In close analogy to the the ﬁnite element approach, one can again separate two basic approaches, as depicted in ﬁgure 2. First, one can lump response of the complete burner to one transfer function using transfer function composition, F = 0.5F1 + 0.5F2 . Using this method one can then proceed to model the system using the simple network shown in ﬁgure 2a. Second, one can approximate the two different parts of the burner by two branches each containing it’s appropriate transfer function, F1 , and F2 respectively, as shown in ﬁgure 2b. The choice of the length of the intermediate ducts ’Duct-2’ and ’Duct-3’ is nontrivial and will be justiﬁed a-posteriori based on the FEM results. Note that the same name convention is used as for the FEM case, were method A refers to the lumped approach and method B for the branched layout. For both methods, the temperature, speed of sound, and density down- and upstream of the ﬂame were set according to the values stated in section 2. 5

18th International Congress on Sound and Vibration, 10–14 July 2011, Rio de Janeiro, Brazil

(a)

(b)

Figure 2. The two possible network topologies to model the burner. (a) Simple one branch model, method A. (b) Branched network model, method B.

4.

Results

In this section the stability and frequencies of the eigenmodes of the burner in the system are investigated. In particular, we compare the results for the described methods A and B for both the FEM and the network models. Figure 3a shows a direct comparison of the eigenmode locations between the lumped (A) and distributed (B) modeling techniques in case of the ﬁnite element model. Note that fr corresponds to the actual eigenfrequency, and fi to imaginary value of the eigenvalue, with negative unstable. For clarity, all the modes are denoted by a lowercase letter.

50 40 30 20 10 0

i

50

a c

FEM−A FEM−B

40 30 20 10 0 −10 fi

NM−A NM−B

f

b1

−10 −20 −30 −40 −50

b

b2 d

−20 −30

e

0 100 200 300 fr [Hz] 400 500 600

−40 −50

0

100

200

300 fr [Hz]

400

500

600

(a)

(b)

Figure 3. Results from the (a) FEM model method A vs B, and (b) Network model method A vs B.

The lumped approach (A) leads to 3 unstable modes at 187, 363 and 590 [Hz ] respectively, further referenced to as mode b, d, and e. The calculation based on the space dependent transfer function on the other hand (B) shows a signiﬁcantly different picture. More precisely, mode b disappears and instead two unstable modes b1 and b2 appear at 154 and 252 [Hz ]. This is remarkable difference, and indicates that the space dependence cannot be neglected. Furthermore, the mode c at 328 [Hz ] shifts to a higher and slightly less stable location for method B. In order to get further insight into the problem, let us now evaluate the results from the network model. Figure 3b depicts the results in case of the network model. Comparing the eigenmode location for method A and B it is obvious that the network model reproduces the transition from mode b to b1 and b2 . Such result is surprising, as it suggests that the behavior of the FEM model with the space dependent transfer function approaches the branched conﬁguration. This is a fundamental result and 6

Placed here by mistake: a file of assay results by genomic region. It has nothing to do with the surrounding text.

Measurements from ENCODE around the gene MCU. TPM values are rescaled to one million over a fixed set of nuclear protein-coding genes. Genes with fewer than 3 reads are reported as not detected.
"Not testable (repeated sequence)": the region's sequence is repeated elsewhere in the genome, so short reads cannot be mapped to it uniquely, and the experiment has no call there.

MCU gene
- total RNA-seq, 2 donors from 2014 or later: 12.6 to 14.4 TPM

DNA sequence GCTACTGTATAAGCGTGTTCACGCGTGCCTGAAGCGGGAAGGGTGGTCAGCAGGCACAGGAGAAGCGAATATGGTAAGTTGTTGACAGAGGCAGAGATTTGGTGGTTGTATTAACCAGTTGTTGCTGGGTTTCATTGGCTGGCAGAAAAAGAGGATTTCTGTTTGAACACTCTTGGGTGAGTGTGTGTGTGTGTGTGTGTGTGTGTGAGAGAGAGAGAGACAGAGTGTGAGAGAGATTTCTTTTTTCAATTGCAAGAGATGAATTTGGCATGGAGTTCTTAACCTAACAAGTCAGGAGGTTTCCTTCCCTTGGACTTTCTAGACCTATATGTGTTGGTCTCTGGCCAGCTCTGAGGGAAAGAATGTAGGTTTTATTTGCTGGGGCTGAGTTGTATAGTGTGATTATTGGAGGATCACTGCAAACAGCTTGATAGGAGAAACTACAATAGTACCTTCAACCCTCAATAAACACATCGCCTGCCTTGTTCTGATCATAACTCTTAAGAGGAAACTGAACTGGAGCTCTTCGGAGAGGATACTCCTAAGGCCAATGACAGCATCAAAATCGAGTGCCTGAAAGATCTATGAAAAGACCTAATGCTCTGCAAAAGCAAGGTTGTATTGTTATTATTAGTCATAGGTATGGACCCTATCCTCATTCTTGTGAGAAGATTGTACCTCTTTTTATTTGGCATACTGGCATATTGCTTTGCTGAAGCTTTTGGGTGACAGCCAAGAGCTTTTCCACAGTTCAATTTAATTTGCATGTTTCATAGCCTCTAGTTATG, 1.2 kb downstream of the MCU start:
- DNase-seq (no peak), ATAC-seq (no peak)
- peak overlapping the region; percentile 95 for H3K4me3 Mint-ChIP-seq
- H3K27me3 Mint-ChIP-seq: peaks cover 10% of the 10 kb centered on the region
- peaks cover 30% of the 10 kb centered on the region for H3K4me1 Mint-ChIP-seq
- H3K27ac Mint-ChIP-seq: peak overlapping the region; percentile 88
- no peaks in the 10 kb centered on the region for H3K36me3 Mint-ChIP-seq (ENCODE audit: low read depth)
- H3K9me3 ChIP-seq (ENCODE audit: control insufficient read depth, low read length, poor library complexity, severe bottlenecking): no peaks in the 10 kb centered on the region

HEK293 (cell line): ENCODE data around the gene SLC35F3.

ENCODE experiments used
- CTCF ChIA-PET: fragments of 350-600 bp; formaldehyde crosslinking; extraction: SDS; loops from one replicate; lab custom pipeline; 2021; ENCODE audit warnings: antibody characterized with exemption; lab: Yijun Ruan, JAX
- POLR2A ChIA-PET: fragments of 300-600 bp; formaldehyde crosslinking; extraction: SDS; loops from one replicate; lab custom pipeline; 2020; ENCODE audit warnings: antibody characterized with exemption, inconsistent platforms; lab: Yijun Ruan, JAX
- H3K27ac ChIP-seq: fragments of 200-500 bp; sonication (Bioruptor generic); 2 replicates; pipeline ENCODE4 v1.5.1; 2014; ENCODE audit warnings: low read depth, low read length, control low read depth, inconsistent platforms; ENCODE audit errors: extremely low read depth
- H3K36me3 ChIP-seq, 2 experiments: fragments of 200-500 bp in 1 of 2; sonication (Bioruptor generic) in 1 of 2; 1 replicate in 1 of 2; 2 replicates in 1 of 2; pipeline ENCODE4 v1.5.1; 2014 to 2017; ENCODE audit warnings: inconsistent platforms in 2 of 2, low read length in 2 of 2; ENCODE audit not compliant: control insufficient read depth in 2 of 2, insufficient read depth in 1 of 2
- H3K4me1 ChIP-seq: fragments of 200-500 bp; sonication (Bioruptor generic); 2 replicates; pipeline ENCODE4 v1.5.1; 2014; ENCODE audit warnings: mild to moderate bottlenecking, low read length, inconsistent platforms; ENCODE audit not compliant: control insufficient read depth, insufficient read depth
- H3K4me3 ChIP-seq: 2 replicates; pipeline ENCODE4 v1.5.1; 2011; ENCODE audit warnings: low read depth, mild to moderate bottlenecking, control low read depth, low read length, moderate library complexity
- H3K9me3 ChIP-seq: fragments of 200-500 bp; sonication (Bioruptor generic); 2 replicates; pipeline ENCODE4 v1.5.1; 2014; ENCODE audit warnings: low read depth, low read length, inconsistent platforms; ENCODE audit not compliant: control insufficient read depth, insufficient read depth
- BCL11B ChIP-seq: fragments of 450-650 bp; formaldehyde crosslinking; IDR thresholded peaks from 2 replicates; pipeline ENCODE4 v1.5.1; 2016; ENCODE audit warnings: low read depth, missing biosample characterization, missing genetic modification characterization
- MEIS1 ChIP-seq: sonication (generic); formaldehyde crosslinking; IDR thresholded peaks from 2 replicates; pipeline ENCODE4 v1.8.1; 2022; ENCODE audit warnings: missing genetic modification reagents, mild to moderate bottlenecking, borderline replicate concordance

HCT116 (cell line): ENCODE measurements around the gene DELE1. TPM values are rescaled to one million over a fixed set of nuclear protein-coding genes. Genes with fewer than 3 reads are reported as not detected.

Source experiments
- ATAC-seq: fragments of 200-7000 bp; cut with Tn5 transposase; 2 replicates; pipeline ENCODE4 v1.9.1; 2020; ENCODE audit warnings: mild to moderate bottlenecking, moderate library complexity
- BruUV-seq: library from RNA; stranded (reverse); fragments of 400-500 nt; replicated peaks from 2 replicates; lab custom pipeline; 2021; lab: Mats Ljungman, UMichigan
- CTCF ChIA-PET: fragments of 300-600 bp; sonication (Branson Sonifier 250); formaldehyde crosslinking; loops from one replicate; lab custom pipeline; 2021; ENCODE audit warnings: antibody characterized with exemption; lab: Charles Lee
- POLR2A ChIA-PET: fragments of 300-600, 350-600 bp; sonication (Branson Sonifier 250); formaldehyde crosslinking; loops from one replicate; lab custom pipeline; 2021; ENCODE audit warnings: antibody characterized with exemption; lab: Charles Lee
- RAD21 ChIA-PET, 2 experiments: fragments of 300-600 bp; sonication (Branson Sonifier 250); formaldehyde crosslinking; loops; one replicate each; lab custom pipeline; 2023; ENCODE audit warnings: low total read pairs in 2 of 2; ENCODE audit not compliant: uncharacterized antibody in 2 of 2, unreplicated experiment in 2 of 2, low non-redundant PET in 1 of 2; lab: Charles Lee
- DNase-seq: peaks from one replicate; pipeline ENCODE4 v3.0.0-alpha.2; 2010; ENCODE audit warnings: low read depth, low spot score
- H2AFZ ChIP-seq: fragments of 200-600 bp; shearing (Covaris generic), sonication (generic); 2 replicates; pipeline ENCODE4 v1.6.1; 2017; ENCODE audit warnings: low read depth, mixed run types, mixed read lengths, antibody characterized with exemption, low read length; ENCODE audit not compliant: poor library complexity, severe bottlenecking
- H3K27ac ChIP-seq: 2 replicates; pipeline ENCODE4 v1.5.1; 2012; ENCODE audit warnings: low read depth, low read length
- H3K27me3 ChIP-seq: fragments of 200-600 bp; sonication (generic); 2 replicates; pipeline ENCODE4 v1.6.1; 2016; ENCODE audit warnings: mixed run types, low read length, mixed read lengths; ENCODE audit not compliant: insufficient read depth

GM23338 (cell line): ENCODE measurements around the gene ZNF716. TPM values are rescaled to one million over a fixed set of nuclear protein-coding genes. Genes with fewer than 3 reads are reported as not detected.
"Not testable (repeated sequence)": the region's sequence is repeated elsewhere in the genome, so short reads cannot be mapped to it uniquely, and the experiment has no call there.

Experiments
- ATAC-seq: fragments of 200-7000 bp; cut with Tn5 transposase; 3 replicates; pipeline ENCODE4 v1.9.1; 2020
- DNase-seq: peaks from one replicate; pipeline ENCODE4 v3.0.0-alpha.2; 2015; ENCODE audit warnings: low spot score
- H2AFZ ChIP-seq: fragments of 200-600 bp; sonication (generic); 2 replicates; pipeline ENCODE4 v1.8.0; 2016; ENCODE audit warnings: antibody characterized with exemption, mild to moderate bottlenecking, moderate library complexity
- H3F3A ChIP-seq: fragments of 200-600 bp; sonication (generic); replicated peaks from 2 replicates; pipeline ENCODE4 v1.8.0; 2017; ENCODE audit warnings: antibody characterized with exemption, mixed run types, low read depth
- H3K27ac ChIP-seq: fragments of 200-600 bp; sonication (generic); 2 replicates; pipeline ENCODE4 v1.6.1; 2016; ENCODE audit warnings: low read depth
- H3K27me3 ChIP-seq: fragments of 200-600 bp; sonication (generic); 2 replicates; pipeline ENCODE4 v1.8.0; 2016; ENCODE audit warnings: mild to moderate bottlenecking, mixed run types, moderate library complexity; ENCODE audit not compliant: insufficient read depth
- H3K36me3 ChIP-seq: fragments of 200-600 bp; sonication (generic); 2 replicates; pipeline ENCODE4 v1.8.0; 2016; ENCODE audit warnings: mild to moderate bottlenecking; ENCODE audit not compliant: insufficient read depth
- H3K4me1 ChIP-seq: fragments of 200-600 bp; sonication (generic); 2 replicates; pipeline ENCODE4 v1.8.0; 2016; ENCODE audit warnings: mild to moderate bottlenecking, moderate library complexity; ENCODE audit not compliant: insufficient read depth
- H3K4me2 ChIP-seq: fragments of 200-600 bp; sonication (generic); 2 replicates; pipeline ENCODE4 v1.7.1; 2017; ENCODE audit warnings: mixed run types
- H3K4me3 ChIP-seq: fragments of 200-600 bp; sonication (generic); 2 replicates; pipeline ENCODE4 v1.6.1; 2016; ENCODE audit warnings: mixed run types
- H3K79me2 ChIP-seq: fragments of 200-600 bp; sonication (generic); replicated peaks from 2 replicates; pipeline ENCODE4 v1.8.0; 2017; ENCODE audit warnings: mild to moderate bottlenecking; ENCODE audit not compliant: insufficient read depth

18th International Congress on Sound and Vibration, 10–14 July 2011, Rio de Janeiro, Brazil shows that a burner deck as modeled here can induce a signiﬁcant different behavior compared to one with a homogeneous distribution of ﬂames. However, it is intriguing that only mode b is affected signiﬁcantly and d and e are at approximately the same location for both method A and B. In order to extend our understanding of the aforementioned effects, it is illustrative to consider the eigenmode shapes of a and b1 for method B. To clarify the inﬂuence of the space dependence we consider cross-sections of the pressure-proﬁle along the length direction at two different y-locations; [0.025, 0.075] [m]. It is important to note that the eigenmodes are in general not pure standing waves and hence the pressure proﬁle varies during the cycle due to the traveling wave component. As to get insight into the inﬂuence of the variation of the transfer function in the y-direction, the shapes were plotted at the angle for which the greatest difference occurs between the two y-locations. Figure 4a depicts the pressure distribution at the two y-locations for mode a. Clearly, only a minor difference in pressure between the two y-location exists. This result is in contrast to the signiﬁcant difference in the y-locations for mode b1, as shown in ﬁgure 4b. In this case, there is a major phase difference between the two y-positions around the ﬂame position at x = 0.5 [m]. Note that the actual dissimilarity is visible from a distance of 0.1 [m] up- and downstream of the ﬂame. This observation leads to the a-posteriori justiﬁcation of the choice of the intermediate duct lengths for the network model as mentioned in section 3.2.1. Given the minor inﬂuence of the space dependence for mode a it is not surprising that the frequency and stability of this mode are virtually the same as for the space independent case. A similar reasoning can be followed for modes d and e. For mode b1 on the other hand, the large difference between the two y-locations suggest that here the behaviour is close to the branched duct system. Although not shown here, this is also the case for mode b2. As a consequence, these eigenmodes are only possible when the space-dependence is explicitly included.